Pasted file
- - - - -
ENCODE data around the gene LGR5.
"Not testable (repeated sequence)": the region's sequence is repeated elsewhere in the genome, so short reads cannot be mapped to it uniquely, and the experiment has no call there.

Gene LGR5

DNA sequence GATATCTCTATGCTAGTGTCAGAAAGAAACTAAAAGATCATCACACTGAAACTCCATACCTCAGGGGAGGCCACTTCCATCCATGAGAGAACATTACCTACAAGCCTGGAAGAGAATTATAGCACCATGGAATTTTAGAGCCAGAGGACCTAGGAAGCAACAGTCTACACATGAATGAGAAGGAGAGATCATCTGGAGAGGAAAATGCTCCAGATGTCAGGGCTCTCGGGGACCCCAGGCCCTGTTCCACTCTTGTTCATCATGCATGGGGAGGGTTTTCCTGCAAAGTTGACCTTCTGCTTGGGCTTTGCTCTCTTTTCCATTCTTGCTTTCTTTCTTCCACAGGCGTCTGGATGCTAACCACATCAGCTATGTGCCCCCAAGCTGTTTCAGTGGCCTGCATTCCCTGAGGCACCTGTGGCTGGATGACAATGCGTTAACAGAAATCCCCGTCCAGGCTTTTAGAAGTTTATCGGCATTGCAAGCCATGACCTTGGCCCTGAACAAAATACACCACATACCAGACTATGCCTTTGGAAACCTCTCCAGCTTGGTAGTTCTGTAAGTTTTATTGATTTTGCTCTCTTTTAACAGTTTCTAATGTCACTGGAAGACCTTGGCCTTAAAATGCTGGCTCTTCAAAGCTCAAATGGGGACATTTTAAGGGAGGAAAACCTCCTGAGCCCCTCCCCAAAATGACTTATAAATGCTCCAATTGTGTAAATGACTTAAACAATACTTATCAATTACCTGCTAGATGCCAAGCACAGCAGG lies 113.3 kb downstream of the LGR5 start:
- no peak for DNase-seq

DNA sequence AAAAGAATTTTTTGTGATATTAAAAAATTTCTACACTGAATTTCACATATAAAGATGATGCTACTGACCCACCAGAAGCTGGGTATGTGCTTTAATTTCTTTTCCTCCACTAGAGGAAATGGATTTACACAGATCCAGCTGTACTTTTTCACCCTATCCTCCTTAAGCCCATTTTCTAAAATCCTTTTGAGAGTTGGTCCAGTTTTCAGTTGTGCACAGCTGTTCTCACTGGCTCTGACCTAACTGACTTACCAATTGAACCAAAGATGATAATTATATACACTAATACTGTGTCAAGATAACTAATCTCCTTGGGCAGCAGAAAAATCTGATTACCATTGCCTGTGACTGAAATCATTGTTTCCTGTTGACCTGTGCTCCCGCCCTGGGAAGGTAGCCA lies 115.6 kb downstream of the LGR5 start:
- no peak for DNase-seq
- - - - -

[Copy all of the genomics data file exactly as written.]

ENCODE data around the gene LGR5.
"Not testable (repeated sequence)": the region's sequence is repeated elsewhere in the genome, so short reads cannot be mapped to it uniquely, and the experiment has no call there.

Gene LGR5

DNA sequence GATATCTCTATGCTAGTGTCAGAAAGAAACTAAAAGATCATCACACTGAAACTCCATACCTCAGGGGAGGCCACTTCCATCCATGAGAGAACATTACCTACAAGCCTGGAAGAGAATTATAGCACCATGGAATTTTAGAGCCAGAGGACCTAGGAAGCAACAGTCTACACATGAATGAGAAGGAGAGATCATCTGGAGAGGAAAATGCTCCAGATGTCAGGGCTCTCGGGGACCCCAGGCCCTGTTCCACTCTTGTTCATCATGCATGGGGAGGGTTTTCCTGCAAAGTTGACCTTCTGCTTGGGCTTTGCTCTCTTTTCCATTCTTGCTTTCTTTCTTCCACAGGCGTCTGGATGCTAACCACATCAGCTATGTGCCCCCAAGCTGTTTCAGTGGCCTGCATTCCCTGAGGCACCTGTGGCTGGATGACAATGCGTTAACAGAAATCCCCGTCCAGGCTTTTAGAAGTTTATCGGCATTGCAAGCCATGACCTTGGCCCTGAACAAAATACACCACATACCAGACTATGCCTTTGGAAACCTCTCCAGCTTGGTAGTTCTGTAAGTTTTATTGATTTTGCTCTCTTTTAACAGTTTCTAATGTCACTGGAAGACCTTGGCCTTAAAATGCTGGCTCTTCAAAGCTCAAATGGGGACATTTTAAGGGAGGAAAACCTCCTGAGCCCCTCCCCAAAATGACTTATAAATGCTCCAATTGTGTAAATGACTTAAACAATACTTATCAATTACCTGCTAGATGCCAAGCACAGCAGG lies 113.3 kb downstream of the LGR5 start:
- no peak for DNase-seq

DNA sequence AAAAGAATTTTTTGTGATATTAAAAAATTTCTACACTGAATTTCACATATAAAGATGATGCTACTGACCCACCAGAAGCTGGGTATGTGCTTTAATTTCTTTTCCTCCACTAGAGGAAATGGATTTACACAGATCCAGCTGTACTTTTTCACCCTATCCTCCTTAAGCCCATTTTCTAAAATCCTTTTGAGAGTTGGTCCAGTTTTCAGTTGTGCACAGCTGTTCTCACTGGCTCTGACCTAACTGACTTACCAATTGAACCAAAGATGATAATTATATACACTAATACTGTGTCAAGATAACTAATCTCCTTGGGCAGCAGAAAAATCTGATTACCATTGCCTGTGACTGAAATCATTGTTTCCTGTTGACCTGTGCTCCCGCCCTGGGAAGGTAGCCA lies 115.6 kb downstream of the LGR5 start:
- no peak for DNase-seq